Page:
Hunting for Magecart Infrastructure

Hunting for digital skimming/magecart infrastructure is interesting. We have an advantage that the bad guys can’t stop: unless they’ve breached the payment servers of some company, their actions are completely public. They’ll do their best to hide themselves, but every method they use leaves a fingerprint. So we get to exploit that. Let’s look at a common method for loading a digital skimmer. atob('Y2h…') is equal to ‘checkout’, so what this is doing is looking for checkout in the URL, and if it’s found, the rest of the code is executed.

If checkout is found in the URL, a skimmer from googletagmanger[.]com/js/gtm.js is loaded. What’s unique about this code? Another way of asking the same question: what’s different about this code from what you would see a normal web dev do? The atob calls, right? atob is the javascript function to base64 decode. btoa goes the other way.

So that is what we will pivot off of. Let’s search for the first one at PublicWWW. It should have a number of results, with plenty available to see even if you don’t have a paid account (which are great). You can take a look around at what is found and see what interesting Javascript you can find.

This time, by following the above steps, I found a different digital skimmer loader:

This is a slightly more advanced one that pretends to be benign. If you decode cmFja2FwaWpzLmNvbS9hcGkuanM= it turns into rackapijs[.]com/api.js.

Now we have two different loaders we can hunt on. This is a pretty common occurrence. A lot of the techniques end up being somewhat similar, so you’ll frequently stumble upon something new. Let’s go back to a previous method, and see what else we can find. Let’s search for ".src = atob(” and see what turns up.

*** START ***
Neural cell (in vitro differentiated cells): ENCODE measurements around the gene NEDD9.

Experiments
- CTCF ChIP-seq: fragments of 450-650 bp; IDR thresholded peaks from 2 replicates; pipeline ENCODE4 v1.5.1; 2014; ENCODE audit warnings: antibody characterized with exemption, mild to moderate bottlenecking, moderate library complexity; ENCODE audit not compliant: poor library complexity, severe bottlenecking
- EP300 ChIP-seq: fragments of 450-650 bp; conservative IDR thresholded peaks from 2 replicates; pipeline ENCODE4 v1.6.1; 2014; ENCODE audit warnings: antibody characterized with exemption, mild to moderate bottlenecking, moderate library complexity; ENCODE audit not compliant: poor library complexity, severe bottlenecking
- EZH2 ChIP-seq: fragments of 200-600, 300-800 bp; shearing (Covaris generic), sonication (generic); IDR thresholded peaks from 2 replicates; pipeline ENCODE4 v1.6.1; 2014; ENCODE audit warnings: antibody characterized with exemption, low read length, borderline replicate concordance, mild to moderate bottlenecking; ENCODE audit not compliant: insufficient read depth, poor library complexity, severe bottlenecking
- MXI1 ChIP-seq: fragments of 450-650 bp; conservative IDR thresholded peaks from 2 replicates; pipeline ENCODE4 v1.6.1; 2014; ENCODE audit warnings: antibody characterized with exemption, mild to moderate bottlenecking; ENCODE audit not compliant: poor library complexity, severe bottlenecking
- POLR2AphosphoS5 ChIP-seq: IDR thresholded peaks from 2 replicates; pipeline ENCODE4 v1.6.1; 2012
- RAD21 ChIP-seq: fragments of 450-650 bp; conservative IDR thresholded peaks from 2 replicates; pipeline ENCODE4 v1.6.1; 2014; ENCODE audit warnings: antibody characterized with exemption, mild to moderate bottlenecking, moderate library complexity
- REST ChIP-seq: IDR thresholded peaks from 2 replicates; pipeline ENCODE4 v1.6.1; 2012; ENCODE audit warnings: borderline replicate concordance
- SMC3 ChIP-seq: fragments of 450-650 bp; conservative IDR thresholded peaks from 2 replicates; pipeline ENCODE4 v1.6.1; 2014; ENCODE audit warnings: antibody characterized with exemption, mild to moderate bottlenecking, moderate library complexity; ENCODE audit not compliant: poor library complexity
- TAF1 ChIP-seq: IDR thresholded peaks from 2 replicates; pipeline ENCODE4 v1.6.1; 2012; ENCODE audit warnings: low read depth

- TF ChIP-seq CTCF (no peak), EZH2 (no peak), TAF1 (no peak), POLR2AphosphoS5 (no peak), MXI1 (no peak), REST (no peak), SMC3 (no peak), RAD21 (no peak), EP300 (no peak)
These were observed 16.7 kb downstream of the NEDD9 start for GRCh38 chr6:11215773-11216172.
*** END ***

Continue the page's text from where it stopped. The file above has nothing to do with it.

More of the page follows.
Sometimes you’ll find instances of the threat actors making a mistake. For example here they added their digital skimmer loader into the content of a <meta> tag. This won’t ever get run, but we can pull out the base64 encoded value and go from there.

The value decodes to hxxps://ajaxclick[.]com/ajax/libs/1.3.9/click.js. If you go to that URL you get an empty file. One form of masking that is done by magecart groups is to examine you’re referrer. If you’re not coming from the correct site or page they will return either nothing or sometimes some benign code.

So what we need is another site that has the script and is properly loading it, unlike the one we found. There are two possible options. First let’s try URLScan. There are some results there, but they’re not too helpful. Another place to check is RiskIQ’s PassiveTotal. Once you find a site that you can use that as your referrer and get the script to load. Unfortunately, it is obfuscated, but it is one of the formats that handles really nicely.

The digital skimmer starts at line 289. If you scroll down to Line 301 you can see another domain being used: www-trust[.]com.

A modified version of this was originally posted on Twitter:

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